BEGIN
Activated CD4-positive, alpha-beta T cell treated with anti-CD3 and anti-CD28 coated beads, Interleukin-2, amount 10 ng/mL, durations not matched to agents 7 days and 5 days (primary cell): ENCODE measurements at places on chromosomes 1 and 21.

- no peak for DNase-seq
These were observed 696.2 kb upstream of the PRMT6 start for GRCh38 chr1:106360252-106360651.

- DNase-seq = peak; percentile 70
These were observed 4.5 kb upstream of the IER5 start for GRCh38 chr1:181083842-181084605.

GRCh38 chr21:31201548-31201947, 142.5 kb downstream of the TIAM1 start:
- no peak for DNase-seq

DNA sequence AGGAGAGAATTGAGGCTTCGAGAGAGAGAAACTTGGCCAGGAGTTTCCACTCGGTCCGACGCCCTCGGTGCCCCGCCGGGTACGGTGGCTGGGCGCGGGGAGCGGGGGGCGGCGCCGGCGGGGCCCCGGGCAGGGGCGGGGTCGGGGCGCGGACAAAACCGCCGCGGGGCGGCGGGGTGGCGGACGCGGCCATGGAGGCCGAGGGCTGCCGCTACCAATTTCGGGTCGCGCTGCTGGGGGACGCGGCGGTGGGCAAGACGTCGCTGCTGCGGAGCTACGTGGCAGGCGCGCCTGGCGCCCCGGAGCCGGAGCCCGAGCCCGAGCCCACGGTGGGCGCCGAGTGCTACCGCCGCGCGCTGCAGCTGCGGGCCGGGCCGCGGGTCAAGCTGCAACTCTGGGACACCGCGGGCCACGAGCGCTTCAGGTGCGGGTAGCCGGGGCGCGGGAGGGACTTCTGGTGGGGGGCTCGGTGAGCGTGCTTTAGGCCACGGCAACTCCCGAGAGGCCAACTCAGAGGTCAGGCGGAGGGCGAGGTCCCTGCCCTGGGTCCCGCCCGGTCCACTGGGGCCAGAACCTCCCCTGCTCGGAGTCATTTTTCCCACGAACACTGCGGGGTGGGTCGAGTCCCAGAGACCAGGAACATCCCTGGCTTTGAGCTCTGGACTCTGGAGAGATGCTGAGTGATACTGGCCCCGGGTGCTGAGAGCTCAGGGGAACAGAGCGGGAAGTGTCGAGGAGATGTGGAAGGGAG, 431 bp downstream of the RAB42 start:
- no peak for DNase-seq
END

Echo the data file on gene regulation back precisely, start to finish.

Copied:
Activated CD4-positive, alpha-beta T cell treated with anti-CD3 and anti-CD28 coated beads, Interleukin-2, amount 10 ng/mL, durations not matched to agents 7 days and 5 days (primary cell): ENCODE measurements at places on chromosomes 1 and 21.

- no peak for DNase-seq
These were observed 696.2 kb upstream of the PRMT6 start for GRCh38 chr1:106360252-106360651.

- DNase-seq = peak; percentile 70
These were observed 4.5 kb upstream of the IER5 start for GRCh38 chr1:181083842-181084605.

GRCh38 chr21:31201548-31201947, 142.5 kb downstream of the TIAM1 start:
- no peak for DNase-seq

DNA sequence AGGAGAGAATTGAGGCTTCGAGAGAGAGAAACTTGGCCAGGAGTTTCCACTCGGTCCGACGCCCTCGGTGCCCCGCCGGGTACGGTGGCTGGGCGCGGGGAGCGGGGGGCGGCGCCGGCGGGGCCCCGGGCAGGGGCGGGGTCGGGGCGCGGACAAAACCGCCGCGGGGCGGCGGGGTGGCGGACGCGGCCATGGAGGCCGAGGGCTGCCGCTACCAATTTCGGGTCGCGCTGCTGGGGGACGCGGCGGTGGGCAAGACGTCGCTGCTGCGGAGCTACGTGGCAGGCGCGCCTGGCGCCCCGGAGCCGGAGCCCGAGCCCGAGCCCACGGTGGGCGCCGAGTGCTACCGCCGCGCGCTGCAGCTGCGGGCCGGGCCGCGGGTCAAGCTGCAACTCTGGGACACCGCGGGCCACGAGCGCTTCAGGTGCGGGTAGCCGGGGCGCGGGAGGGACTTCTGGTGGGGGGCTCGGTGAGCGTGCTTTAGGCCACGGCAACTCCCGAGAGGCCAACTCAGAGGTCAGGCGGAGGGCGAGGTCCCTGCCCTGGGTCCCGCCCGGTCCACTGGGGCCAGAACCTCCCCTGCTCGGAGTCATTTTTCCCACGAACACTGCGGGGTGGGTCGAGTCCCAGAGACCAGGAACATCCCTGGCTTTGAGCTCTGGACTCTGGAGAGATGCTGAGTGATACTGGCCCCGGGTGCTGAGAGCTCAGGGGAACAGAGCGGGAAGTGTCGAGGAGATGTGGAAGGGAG, 431 bp downstream of the RAB42 start:
- no peak for DNase-seq